The FIFO user interface    [Toc]    [Back]
     When isakmpd starts, it creates a FIFO (named pipe) where it
listens for
     user requests.  All commands start  with  a  single  letter,
followed by command-specific
 options.  Available commands are:

     c <name>
             Start  the named connection, if stopped or inactive.

     C set [section]:tag=value
     C set [section]:tag=value force
     C add [section]:tag=value
     C rm  [section]:tag
     C rms [section]
             Update the running isakmpd configuration atomically.
`set' sets
             a  configuration  value consisting of a section, tag
and value
             triplet.  `set' will fail if the  configuration  already contains a
             section  with  the named tag; use the `force' option
to change this
             behaviour.  `add' appends a configuration  value  to
the named configuration
  list  tag.  `rm' removes a tag in a section.  `rms' removes
 an entire section.

             NOTE: Sending isakmpd a SIGHUP or an "R" through the
FIFO will
             void any updates done to the configuration.

     C get [section]:tag
             Get the configuration value of the specified section
and tag.
             The result is stored in /var/run/isakmpd.result.

     d <cookies> <msgid>
             Delete the specified SA from  the  system.   Specify
<msgid> as "-"
             to match a Phase 1 SA.

     D <class> <level>
     D A <level>
     D  T      Set  debug  class  <class>  to  level <level>.  If
<class> is specified
 as "A", the level applies to all debug classes.
"D T" toggles
 all debug classes to level zero.  Another "D T"
command will
             toggle them back to the earlier levels.

     p on[=<path>]
     p off   Enable or  disable  cleartext  IKE  packet  capture.
When enabling,
             optionally specify which file isakmpd should capture
the packets

     Q       Cleanly shutdown the daemon, as when sent a  SIGTERM

     r       Report isakmpd internal state to a file.  See -R option.  Same as
             when sent a SIGUSR1 signal.

     R       Reinitialize isakmpd, as when sent a SIGHUP  signal.

     S       Report information on all known SAs to the
             /var/run/isakmpd.result file.

     t <name>
             Tear down the named connection, if active.

     T       Tear down all active connections.

FILES    [Toc]    [Back]

     /etc/isakmpd/ca/             The directory where CA certificates can be

     /etc/isakmpd/certs/          The directory  where  IKE  certificates can be
                                  found,  both the local certificate(s) and
                                  those of the peers, if a choice
to have them
                                  kept permanently has been made.

     /etc/isakmpd/crls/           The directory where CRLs can be

     /etc/isakmpd/isakmpd.conf     The  configuration  file.   As
this file can
                                  contain  sensitive  information
it must not be
                                  readable by anyone but the user

     /etc/isakmpd/isakmpd.policy  The keynote  policy  configuration file.  The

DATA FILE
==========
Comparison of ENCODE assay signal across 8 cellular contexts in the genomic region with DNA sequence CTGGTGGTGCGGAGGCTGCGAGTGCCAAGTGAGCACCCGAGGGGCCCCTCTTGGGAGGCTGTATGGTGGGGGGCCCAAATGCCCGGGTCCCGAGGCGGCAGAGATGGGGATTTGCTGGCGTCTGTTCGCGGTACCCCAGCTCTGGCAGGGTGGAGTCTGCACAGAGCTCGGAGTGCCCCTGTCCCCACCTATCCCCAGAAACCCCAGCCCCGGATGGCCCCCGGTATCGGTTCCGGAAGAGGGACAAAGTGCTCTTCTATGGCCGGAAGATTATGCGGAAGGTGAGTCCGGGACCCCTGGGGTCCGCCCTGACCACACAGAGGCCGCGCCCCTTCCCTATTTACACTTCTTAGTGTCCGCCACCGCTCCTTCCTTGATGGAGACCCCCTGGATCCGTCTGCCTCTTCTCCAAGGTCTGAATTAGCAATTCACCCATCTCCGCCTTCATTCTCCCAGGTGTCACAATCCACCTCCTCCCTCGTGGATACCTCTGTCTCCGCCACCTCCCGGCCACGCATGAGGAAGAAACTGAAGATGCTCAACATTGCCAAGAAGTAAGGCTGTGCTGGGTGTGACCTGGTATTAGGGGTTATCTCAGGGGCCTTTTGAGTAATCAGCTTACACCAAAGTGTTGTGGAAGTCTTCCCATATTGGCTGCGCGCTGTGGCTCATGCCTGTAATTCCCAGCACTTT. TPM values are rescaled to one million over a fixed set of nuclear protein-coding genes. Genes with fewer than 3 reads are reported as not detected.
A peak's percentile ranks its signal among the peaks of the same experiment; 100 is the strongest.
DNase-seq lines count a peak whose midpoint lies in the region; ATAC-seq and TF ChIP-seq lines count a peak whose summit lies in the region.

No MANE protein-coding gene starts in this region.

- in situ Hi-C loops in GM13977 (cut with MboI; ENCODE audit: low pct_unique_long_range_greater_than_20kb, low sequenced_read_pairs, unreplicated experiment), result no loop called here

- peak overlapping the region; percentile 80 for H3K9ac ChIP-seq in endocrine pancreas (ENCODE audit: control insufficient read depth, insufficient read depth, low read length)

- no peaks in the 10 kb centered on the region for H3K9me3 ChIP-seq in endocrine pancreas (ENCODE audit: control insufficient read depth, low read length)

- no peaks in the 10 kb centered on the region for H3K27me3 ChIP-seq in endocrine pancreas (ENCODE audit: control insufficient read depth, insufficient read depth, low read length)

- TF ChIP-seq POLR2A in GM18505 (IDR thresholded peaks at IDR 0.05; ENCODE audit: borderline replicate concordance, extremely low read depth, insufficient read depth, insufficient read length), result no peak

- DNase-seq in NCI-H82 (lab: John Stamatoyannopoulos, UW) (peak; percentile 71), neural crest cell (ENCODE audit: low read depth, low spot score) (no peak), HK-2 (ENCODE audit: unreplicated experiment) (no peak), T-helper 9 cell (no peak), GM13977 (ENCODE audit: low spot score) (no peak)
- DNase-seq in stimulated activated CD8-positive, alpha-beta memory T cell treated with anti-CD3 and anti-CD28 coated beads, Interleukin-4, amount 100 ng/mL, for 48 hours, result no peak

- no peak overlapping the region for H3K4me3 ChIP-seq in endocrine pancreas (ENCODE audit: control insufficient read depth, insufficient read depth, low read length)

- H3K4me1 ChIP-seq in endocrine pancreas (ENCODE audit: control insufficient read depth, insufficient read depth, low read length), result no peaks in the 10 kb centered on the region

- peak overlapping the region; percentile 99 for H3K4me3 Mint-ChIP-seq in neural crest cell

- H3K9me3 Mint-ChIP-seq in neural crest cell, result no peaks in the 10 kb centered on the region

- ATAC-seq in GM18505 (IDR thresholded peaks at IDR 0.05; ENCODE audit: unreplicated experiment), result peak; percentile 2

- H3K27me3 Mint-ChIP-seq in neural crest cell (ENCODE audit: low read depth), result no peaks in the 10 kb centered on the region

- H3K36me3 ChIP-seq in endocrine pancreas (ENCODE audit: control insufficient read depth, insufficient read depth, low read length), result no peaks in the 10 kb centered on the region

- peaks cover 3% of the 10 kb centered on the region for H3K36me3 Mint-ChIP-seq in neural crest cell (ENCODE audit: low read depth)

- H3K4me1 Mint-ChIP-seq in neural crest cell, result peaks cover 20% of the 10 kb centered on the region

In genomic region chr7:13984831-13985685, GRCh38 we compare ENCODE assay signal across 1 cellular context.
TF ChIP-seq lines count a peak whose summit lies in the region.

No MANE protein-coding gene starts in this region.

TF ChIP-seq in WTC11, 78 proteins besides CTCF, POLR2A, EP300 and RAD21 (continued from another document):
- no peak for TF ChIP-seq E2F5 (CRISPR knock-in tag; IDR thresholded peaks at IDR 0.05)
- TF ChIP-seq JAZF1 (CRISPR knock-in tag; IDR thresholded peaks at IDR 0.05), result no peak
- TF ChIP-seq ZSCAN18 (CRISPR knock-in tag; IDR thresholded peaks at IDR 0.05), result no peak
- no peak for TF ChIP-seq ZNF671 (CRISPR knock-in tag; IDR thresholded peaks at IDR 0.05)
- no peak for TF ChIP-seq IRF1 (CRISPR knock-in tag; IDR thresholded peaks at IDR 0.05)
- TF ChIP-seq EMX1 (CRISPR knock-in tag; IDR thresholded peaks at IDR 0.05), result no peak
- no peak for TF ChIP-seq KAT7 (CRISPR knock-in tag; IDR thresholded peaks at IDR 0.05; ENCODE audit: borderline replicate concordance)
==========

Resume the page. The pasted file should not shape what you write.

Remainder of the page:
same   mode   requirements   as

                                  A local private  key  for  certificate based
                                  authentication.   There  has to
be a certificate
 for this key in  the  certificate directory
 mentioned above.  The same
mode requirements
 as isakmpd.conf.

     /etc/isakmpd/pubkeys/        Directory in which trusted public keys can
                                  be  kept.   The  keys  must  be
named in the
                                  fashion described above.

     /var/run/isakmpd.pid         The PID of the current  daemon.

     /var/run/isakmpd.fifo         The FIFO used to manually control isakmpd.

     /var/run/isakmpd.pcap        The default IKE packet  capture

     /var/run/isakmpd.report       The  report  file written when
SIGUSR1 is received.

     /var/run/isakmpd.result      The report  file  written  when
the `S' or `C
                                  get'  command  is issued in the
command FIFO.

     /usr/share/ipsec/isakmpd/     A  directory  containing  some
sample isakmpd
                                  and  keynote  policy configuration files.

SEE ALSO    [Toc]    [Back]

     openssl(1),  getnameinfo(3),   pcap(3),   ipsec(4),   isakmpd.conf(5),
     isakmpd.policy(5), ssl(8), tcpdump(8), vpn(8)

HISTORY    [Toc]    [Back]

     The  ISAKMP/Oakley  key  management protocol is described in
the RFCs RFC
     2407, RFC 2408 and RFC 2409.  This implementation  was  done
1998 by Niklas
     Hallqvist and Niels Provos, sponsored by Ericsson Radio Systems.

CAVEATS    [Toc]    [Back]

     When storing a trusted public key for an IPv6 identity,  the
     efficient  form  of address representation, i.e "::" instead
of ":0:0:0:",
     must be used or the matching will fail.   isakmpd  uses  the
output from
     getnameinfo(3)  for  the  address-to-name  translation.  The
privileged process
 only allows binding to the default port 500 or unprivileged ports
     (>1024).   It  is  not  possible  to  change  the interfaces
isakmpd listens on
     without a restart.

BUGS    [Toc]    [Back]

     The -P flag does not do what we  document,  rather  it  does

OpenBSD      3.6                          August     07,     2002
[ Back ]